I’m thinking about what is probably the most common layman understanding of the multiverse, the “parallel universes” theme that frequently shows up in science fiction (e.g. Sliders, select episodes of every Star Trek show ever) and fantasy (e.g. The Chronicles of Narnia). In particular, the two aforementioned science fiction programs employ the idea that upon reaching a choice with two possibilites, both are actually selected, and reality bifurcates, as in the figure above. In fiction, a common plot device is the unusual mechanism (whether technological or supernatural) that allows travel from one world-branch to another. Such a mechanism must be unusual, because we don’t experience such reality shifts in daily life.
What would salvation look like in such a reality? For every choice Abraham ever made, there would be one or more additional Abrahams. Actually it’s worse; the number of Abrahams would be roughly the factorial of the number of choices Abraham faced. Assuming for a moment that most choices are binary (i.e. there are only two options), that the average person faces 1000 choices a day, and that the Bible is correct as to Abraham’s age at death, that gives [thanks, Wolfram!] about 10^(10^9) Abrahams. That’s a one followed by one billion zeros. Abraham alone would require many mansions in every degree of every kingdom, and probably a good bunch in outer darkness as well. Note that this only includes bifurcations caused by Abraham’s choices; the full picture would be much more complicated if we considered the choices made by other sentient beings alive during Abraham’s lifetime. That’s a whole lot of multiplying entities needlessly, so I don’t like it.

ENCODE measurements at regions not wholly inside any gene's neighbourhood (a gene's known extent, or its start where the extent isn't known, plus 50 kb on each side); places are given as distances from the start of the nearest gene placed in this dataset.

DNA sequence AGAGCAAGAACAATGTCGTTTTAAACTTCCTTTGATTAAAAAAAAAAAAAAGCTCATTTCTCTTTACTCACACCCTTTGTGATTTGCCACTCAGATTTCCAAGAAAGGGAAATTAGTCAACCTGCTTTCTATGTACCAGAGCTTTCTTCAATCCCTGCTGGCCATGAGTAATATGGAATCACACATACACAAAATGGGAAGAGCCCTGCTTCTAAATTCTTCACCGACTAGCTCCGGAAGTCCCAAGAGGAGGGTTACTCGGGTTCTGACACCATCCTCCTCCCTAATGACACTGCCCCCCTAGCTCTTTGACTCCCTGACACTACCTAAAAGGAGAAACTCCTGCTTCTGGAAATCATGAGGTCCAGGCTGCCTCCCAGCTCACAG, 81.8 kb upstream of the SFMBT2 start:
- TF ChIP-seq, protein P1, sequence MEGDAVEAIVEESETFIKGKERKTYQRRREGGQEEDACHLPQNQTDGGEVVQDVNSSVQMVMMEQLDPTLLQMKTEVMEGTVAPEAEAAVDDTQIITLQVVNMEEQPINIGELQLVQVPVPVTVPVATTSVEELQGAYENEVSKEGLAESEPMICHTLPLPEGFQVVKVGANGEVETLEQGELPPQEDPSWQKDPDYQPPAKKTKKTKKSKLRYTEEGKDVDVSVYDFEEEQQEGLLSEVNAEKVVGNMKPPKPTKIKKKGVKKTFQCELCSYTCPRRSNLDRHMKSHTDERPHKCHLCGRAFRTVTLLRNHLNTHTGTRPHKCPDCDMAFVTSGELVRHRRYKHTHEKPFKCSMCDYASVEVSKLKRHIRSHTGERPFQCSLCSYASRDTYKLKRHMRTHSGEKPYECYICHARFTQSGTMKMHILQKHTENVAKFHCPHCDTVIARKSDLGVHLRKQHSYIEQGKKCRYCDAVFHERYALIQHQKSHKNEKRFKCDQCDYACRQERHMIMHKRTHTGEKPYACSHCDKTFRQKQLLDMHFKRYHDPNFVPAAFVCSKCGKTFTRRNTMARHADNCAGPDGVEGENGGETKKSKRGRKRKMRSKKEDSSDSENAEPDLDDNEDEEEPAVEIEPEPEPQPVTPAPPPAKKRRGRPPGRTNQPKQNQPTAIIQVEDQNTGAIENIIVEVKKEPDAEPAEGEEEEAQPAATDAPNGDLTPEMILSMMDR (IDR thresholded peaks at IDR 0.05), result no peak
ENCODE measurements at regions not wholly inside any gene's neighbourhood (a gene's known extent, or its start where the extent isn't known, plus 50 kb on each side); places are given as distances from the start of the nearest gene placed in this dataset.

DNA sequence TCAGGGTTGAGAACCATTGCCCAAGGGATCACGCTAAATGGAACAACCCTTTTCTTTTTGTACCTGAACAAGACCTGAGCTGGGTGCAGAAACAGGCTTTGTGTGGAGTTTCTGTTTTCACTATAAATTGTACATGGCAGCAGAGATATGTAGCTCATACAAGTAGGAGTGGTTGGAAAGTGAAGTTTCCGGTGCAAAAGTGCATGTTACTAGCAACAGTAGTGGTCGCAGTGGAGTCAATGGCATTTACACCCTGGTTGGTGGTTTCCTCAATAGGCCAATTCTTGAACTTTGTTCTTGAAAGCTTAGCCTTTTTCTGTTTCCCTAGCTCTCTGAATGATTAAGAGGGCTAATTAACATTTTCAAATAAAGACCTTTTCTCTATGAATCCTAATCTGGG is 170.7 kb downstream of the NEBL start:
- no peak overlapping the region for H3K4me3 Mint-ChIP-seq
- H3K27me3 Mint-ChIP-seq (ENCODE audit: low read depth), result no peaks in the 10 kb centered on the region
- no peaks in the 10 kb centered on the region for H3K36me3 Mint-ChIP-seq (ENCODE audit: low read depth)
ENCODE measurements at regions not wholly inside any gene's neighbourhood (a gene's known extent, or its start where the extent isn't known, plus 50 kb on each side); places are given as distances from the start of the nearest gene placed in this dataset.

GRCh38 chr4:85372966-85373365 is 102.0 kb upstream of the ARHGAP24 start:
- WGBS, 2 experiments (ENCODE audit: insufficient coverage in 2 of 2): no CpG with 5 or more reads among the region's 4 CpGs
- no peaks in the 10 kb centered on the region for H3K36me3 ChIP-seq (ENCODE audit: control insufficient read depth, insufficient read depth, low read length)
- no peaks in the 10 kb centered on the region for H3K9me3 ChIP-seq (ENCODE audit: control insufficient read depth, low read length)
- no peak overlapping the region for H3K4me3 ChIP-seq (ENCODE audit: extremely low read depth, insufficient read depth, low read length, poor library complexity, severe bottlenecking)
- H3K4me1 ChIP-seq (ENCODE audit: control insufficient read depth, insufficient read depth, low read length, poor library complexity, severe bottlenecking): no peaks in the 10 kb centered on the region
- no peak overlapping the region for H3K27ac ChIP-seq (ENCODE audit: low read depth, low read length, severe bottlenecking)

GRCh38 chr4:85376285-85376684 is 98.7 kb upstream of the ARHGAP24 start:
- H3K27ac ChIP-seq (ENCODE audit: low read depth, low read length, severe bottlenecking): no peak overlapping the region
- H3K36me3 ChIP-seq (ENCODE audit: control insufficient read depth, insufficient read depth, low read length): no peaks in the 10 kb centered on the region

Instead consider a version in which for a given choice all possibilities exist in a sense, but only one is actually chosen. Perhaps this is not actually different from how you picture reality without all this multiverse nonsense, but bear with me. I had a striking mental image of a branching tree of possibilities, with most branches dark except for the highlighted pathway from the root to the present moment, which moves along the tree as time proceeds. The following image gives the same idea, only it’s not nearly as pretty as what I imagined.
Here’s the thing: in this scenario God would not have to do any fancy calculations to discover all the potential future states. He could be located outside of this branching structure, able to observe any part or the whole of it, and yet remain completely inside linear time. Thus this view is compatible with Open Theism (the idea that the future is completely undetermined and unknown, even to God), which, as Geoff J. has so stridently argued over at New Cool Thang, is itself compatible with libertarian free will and Mormonism.
Among all the obvious questions to which I hope you will provide answers (Is this blog post self-consistent? Is it even clear? What are your thoughts?), I hope you’ll consider this one: are the old, unfruitful branches of such a structure plucked off, cast into the fire and burned?